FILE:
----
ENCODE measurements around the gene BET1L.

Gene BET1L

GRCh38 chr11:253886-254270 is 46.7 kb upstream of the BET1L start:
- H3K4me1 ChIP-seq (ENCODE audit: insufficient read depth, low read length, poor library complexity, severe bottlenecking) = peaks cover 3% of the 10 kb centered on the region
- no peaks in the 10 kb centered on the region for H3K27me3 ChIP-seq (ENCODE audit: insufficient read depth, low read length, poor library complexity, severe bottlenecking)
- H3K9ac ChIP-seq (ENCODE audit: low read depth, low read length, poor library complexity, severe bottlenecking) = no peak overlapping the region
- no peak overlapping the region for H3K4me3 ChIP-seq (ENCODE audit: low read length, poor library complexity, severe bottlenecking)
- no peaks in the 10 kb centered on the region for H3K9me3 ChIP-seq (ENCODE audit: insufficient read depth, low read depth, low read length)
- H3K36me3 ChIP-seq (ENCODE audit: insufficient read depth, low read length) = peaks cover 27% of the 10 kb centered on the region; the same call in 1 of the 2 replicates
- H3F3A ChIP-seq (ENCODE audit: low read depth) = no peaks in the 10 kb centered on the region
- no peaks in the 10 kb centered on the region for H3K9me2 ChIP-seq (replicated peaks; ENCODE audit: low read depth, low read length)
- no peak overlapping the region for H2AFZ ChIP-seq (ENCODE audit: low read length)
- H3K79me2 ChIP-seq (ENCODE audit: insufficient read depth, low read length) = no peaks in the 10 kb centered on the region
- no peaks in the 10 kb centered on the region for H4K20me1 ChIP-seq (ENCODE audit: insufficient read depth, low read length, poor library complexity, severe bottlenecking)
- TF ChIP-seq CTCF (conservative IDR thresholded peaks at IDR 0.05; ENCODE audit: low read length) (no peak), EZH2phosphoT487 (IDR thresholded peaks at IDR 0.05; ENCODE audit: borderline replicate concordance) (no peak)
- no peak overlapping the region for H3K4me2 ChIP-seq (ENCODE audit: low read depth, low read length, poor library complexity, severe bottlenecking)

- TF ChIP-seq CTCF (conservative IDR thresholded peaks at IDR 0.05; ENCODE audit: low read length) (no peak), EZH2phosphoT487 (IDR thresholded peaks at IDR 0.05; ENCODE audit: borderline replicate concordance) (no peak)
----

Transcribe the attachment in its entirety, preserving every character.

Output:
ENCODE measurements around the gene BET1L.

Gene BET1L

GRCh38 chr11:253886-254270 is 46.7 kb upstream of the BET1L start:
- H3K4me1 ChIP-seq (ENCODE audit: insufficient read depth, low read length, poor library complexity, severe bottlenecking) = peaks cover 3% of the 10 kb centered on the region
- no peaks in the 10 kb centered on the region for H3K27me3 ChIP-seq (ENCODE audit: insufficient read depth, low read length, poor library complexity, severe bottlenecking)
- H3K9ac ChIP-seq (ENCODE audit: low read depth, low read length, poor library complexity, severe bottlenecking) = no peak overlapping the region
- no peak overlapping the region for H3K4me3 ChIP-seq (ENCODE audit: low read length, poor library complexity, severe bottlenecking)
- no peaks in the 10 kb centered on the region for H3K9me3 ChIP-seq (ENCODE audit: insufficient read depth, low read depth, low read length)
- H3K36me3 ChIP-seq (ENCODE audit: insufficient read depth, low read length) = peaks cover 27% of the 10 kb centered on the region; the same call in 1 of the 2 replicates
- H3F3A ChIP-seq (ENCODE audit: low read depth) = no peaks in the 10 kb centered on the region
- no peaks in the 10 kb centered on the region for H3K9me2 ChIP-seq (replicated peaks; ENCODE audit: low read depth, low read length)
- no peak overlapping the region for H2AFZ ChIP-seq (ENCODE audit: low read length)
- H3K79me2 ChIP-seq (ENCODE audit: insufficient read depth, low read length) = no peaks in the 10 kb centered on the region
- no peaks in the 10 kb centered on the region for H4K20me1 ChIP-seq (ENCODE audit: insufficient read depth, low read length, poor library complexity, severe bottlenecking)
- TF ChIP-seq CTCF (conservative IDR thresholded peaks at IDR 0.05; ENCODE audit: low read length) (no peak), EZH2phosphoT487 (IDR thresholded peaks at IDR 0.05; ENCODE audit: borderline replicate concordance) (no peak)
- no peak overlapping the region for H3K4me2 ChIP-seq (ENCODE audit: low read depth, low read length, poor library complexity, severe bottlenecking)

- TF ChIP-seq CTCF (conservative IDR thresholded peaks at IDR 0.05; ENCODE audit: low read length) (no peak), EZH2phosphoT487 (IDR thresholded peaks at IDR 0.05; ENCODE audit: borderline replicate concordance) (no peak)